Honda thinks it's lost Indianapolis 500 advantage over Chevrolet

Honda believes it no longer has the edge at the Indianapolis 500 given how Chevrolet has improved its IndyCar engine

Honda thinks it's lost Indianapolis 500 advantage over Chevrolet

Only two Honda-powered entries - Dale Coyne Racing's Sebastien Bourdais and Ganassi's Scott Dixon - made it into last weekend's 'Fast Nine' Indy 500 pole shootout.

James Hinchcliffe's shock bumping exit, alongside one-off entry Pippa Mann, meant that the two cars that did not qualify for the race were both Honda-powered.

In the manufacturer aerokit era, Honda generally struggled in comparison to Chevrolet but retained a superspeedway edge at the Indy 500 that helped Alexander Rossi and Takuma Sato win in 2016 and '17.

But Art St Cyr, president of Honda Performance Developments, says its advantage has now gone.

"Obviously qualifying didn't quite go the way that we were expecting," he said.

"The advantage that we've enjoyed over the last couple years is not there right now.

"Got to give credit to the other side [Chevrolet] on that one. We're still confident at our race pace.

"On Monday, we showed pretty well we were able to drive up on people, we were able to pass. We think that we're going to be OK on this.

"We still have confidence in the race. The teams that we have, like Andretti Autosport who have won three of the last four Indy 500s, can never be counted out.

"The other side has had a disadvantage in the last couple years. They've come back strong with this one.

"There's a lot of things that went into this. It's a new aerokit. Whether or not the engine suits the aerokit more or they found something in the aerokit our team has not found, I don't know what to say.

"Overall we were down. Clearly, the results show that. We need to get to the bottom of that from our side technically: 'How did that happen? How do we come back from that one?' We're already thinking about next year, how we're going to avoid that situation next year.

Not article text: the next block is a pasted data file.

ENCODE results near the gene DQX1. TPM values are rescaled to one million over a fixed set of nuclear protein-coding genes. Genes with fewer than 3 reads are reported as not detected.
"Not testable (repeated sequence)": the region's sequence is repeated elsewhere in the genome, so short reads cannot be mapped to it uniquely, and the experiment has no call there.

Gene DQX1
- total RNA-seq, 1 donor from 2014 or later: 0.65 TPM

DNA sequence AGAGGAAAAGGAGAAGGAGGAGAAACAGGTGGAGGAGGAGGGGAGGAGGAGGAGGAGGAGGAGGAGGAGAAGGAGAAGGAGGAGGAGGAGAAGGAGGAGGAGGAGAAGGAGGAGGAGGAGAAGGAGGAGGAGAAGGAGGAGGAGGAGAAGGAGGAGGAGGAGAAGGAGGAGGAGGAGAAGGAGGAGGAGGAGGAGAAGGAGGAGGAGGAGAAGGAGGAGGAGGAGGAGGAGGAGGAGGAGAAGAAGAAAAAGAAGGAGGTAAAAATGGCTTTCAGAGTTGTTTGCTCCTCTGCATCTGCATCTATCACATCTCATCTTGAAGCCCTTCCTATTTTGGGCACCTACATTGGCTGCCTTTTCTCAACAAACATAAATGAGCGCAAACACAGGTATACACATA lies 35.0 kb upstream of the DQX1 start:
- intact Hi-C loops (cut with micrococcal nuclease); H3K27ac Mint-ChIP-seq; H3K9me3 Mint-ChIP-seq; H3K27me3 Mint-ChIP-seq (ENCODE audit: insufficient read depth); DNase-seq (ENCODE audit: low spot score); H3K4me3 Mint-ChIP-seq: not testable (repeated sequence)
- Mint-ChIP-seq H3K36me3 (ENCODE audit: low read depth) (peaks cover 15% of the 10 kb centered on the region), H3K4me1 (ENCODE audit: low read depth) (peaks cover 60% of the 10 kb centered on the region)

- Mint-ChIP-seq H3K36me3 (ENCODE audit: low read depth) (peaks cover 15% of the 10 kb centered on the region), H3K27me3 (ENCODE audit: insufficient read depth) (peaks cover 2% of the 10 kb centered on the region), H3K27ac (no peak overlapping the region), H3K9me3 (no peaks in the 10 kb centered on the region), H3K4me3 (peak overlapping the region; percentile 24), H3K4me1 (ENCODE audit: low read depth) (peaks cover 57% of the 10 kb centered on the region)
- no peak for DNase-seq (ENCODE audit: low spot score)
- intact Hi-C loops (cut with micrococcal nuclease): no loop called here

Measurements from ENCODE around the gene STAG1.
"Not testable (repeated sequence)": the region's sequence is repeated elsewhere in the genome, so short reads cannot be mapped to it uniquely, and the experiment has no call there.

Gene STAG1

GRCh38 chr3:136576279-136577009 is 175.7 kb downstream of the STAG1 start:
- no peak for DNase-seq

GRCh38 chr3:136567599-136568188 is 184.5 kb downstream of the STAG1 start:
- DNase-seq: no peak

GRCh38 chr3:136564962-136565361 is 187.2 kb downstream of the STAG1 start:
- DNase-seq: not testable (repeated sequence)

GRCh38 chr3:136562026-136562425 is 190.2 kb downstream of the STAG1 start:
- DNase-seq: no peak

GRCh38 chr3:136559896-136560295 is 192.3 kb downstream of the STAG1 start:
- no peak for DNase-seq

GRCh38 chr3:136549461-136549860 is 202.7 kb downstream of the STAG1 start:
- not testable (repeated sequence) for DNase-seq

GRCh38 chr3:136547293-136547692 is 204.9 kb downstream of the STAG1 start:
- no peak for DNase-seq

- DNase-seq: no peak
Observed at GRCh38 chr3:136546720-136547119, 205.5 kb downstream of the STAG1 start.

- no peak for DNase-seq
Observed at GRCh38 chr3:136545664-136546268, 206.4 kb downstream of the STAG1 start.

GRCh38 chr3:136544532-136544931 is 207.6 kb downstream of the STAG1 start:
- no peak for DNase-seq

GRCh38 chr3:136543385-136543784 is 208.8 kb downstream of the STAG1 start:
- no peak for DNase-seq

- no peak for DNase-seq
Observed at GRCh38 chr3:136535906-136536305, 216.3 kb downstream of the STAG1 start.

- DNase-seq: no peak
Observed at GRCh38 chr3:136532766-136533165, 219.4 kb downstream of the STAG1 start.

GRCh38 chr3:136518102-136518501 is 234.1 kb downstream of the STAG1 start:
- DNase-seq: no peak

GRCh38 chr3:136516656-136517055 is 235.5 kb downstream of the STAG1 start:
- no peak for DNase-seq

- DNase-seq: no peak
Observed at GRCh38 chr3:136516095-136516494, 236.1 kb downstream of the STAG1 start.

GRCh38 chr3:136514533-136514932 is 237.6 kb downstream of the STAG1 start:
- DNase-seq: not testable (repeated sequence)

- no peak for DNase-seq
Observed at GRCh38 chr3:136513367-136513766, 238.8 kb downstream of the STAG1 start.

"That still involves understanding the chassis as well as the engine, how to make sure those two are matched up to go as fast as possible."

AJ Foyt Racing's Tony Kanaan says that he expects Chevrolet to hold the edge, but that its qualifying advantage may have exaggerated the gap between the two manufacturers.

"I think Chevy had a bigger advantage with the 140 boost [in qualifying]," he said.

"Our engine, for some reason, it works better than the Hondas up there. At 130 [boost], I don't see that big an advantage.

"I expect to have an edge. I want to believe we have one."

The Chevrolet-powered Penske and Ed Carpenter Racing teams have been the benchmark at Indianapolis, with Josef Newgarden adding: "We got good fuel mileage and we've had incredible durability.

"We're not really worried about the reliability of the engine. A lot of our performance is down to team Chevy and what they've brought to the speedway, so that's great."

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